On 3 November, the UK’s High Court adjudicated in favour of a challenge brought by UK citizens against the government’s right to use the royal prerogative to trigger Article 50 of the Treaty of Lisbon and begin the process of the UK’s withdrawal from the European Union (EU).
The historic ruling, which followed a crowdfunded citizens’ campaign, overruled the government’s assertions that the royal prerogative was a legitimate instrument for delivering “the will of the people” in Brexit and sided with the complainants’ contention that only Parliament has the power to withdraw the rights of citizens.
In its judgment, the court declared that the government’s submission was “divorced from reality” (para. 66), with the Lord Chief Justice, Lord Thomas of Cwmgiedd, pronouncing the government’s argument “contrary both to the language used by Parliament in the 1972 Act, and to the fundamental principles of the sovereignty of parliament.”
The court established that, since UK citizens’ rights under EU law, including rights which may be incorporated into UK law and rights enjoyed in other Member States, ultimately derive from the European Communities Act 1972 and the triggering of Article 50 would lead to the withdrawal of those rights, only the UK Parliament can commence the process of withdrawal from the EU (para. 92).
It further maintained that the retraction of citizens’ right of referral to the Court of Justice of the EU would “amount to a material change in the domestic law of the United Kingdom” (para. 64).
The ruling is likely to have a significant impact on both the timing and terms of Brexit. Since Parliament will have to approve the enactment of the Article 50 process, it is likely that MPs will only do so once they are satisfied with the government’s negotiating strategy. It is, therefore, to be hoped that the government’s Brexit negotiations, through parliamentary democracy, will better reflect the views of citizens. The Chair of the Exiting the European Union Select Committee, Hilary Benn, has already announced that its first inquiry will be into the UK’s negotiating objectives for Brexit, which may be the beginning of enhanced parliamentary oversight of the government’s actions in this regard.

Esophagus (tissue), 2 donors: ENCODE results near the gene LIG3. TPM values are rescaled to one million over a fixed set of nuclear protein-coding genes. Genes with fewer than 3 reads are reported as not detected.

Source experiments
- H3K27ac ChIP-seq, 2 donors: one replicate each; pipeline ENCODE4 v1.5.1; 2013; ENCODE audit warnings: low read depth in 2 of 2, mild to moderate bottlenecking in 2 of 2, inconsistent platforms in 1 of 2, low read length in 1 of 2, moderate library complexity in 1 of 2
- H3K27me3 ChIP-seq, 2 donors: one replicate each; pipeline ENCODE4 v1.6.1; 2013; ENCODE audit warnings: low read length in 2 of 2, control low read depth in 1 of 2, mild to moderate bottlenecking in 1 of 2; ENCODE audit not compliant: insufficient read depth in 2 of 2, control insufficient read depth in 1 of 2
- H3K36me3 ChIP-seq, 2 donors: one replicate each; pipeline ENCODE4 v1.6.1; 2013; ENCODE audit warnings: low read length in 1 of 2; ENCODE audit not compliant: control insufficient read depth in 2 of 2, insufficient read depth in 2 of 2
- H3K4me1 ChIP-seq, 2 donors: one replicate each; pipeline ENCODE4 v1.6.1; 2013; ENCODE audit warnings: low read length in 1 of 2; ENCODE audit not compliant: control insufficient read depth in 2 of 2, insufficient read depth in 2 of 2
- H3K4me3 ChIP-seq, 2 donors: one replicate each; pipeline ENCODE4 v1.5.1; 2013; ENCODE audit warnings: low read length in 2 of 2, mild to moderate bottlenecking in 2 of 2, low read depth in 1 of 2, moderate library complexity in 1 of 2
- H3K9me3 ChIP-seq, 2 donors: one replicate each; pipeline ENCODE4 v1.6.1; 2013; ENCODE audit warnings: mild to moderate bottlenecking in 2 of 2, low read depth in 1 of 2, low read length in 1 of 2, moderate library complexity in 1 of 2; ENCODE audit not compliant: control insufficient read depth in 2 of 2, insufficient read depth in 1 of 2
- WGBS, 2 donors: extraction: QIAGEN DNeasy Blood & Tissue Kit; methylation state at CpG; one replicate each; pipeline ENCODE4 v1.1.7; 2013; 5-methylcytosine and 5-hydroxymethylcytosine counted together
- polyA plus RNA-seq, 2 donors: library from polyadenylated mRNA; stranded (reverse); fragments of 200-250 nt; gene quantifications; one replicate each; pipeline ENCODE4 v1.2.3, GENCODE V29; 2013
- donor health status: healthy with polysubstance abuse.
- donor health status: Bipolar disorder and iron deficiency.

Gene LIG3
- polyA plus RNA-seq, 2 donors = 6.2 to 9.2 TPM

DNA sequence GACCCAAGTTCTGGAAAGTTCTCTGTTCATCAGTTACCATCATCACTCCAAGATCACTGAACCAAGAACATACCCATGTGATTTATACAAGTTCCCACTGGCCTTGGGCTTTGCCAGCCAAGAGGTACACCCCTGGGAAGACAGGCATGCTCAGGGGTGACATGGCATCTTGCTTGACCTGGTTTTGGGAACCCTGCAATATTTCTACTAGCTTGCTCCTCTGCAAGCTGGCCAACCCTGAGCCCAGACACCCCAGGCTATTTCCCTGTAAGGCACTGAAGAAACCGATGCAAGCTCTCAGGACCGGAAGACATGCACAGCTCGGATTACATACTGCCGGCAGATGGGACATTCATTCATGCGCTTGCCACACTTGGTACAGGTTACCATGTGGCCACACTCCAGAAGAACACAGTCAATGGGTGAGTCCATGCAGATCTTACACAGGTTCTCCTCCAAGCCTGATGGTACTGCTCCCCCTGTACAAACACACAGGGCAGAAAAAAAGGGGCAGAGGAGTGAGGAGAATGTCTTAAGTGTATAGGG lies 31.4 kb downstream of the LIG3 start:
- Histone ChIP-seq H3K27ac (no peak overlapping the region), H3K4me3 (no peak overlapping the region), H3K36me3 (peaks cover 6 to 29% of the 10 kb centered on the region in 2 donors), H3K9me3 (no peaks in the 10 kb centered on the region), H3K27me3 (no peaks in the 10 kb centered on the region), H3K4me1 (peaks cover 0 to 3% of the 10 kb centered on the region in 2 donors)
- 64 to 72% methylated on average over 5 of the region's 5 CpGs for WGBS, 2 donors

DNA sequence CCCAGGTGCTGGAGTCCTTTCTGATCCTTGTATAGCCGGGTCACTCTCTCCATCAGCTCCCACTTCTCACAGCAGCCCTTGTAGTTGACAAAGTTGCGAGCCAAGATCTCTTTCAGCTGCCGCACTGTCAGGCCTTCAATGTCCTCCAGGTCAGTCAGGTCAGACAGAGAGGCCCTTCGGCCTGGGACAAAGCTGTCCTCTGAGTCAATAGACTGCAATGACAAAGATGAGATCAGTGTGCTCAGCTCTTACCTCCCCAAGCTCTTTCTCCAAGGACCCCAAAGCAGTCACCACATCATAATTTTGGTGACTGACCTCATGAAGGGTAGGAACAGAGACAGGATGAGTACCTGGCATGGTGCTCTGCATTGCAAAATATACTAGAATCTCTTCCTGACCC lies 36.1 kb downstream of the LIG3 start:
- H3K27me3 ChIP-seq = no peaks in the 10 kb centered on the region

Whatever happens next, the decision will almost certainly delay the government’s plans to trigger Article 50 by the end of March and cast considerable uncertainty over the direction of the Brexit process. It may also invite further challenges for the devolved governments of Scotland, Wales and Northern Ireland to have a greater say and the UK’s withdrawal.
In response to the ruling, Wales’ First Minister, Carwyn Jones, has demanded that Wales be informed of the UK’s Brexit strategy, and Scotland’s First Minister, Nicola Sturgeon, who has been a leading proponent of the involvement of the devolved governments in the Brexit negotiations, may well follow suit and demand the government seek the consent of the Scottish Parliament before the Article 50 process can begin.
The ruling is the latest development in a series of campaigns for citizens’ rights to be guaranteed, both for UK and non-UK EU citizens, which remains an unresolved and uncertain issue. EU nationals in the UK have launched the the3million campaign, which will lobby for new legislation guaranteeing their rights post-Brexit, whilst the Write to Remain campaign is a cross-party letter-writing initiative, seeking to inundate the Prime Minister with requests for her to guarantee the rights of EU nationals already resident in the UK.
In Europe, Fair Deal for Expats was set up to represent UK citizens in the other Member States, and has launched a legal challenge against Jean-Claude Juncker’s “presidential order” that there can be no negotiations prior to Article 50 being triggered, which, the group claims, amounts to discrimination against UK citizens.
Roger Casale, founder of New Europeans, which campaigns for both the3million and Fair Deal for Expats, said: “The High Court ruling is not viewed by as a move to derail the outcome of the Referendum. It is merely a matter of due process that underpins the long-established convention that Parliament, not Government, is sovereign.
“What the ruling does offer is a proper opportunity for Parliamentarians to discuss and approve the basic tenets of the UK’s position upon which the UK’s future relationship with the EU will be based.”
It is clear that Brexit remains a substantial concern for citizens, who are increasingly demanding their voices be heard and their rights be protected. Decision-makers on all sides would be wise to listen to them.
Photo credit: Andrew Munson